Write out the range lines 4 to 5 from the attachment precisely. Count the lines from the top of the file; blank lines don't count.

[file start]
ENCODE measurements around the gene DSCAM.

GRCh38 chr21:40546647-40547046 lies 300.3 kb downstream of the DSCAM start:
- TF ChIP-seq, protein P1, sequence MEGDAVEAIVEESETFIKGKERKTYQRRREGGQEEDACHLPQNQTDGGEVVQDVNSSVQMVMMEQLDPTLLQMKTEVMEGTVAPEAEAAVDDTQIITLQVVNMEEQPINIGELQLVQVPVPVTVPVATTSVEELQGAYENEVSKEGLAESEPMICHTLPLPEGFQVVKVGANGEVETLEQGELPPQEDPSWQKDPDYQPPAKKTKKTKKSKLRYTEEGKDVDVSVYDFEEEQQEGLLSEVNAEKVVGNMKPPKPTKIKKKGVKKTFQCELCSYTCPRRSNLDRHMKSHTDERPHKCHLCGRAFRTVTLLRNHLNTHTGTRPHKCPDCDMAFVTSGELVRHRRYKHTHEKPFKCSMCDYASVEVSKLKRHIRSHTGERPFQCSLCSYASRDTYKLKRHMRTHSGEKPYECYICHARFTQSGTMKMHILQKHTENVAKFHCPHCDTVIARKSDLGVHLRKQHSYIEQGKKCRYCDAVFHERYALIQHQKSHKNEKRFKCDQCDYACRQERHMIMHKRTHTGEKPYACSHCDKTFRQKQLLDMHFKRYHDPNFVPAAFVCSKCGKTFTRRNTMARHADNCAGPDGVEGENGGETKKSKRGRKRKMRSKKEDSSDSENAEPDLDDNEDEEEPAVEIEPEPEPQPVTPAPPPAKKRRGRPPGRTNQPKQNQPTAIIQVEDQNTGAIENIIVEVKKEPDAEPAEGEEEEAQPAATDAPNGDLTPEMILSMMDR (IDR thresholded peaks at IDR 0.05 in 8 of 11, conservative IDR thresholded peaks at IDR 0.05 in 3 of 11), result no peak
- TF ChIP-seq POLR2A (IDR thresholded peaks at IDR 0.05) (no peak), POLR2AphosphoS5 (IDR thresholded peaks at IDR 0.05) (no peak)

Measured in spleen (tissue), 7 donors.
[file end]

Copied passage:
- TF ChIP-seq POLR2A (IDR thresholded peaks at IDR 0.05) (no peak), POLR2AphosphoS5 (IDR thresholded peaks at IDR 0.05) (no peak)

Measured in spleen (tissue), 7 donors.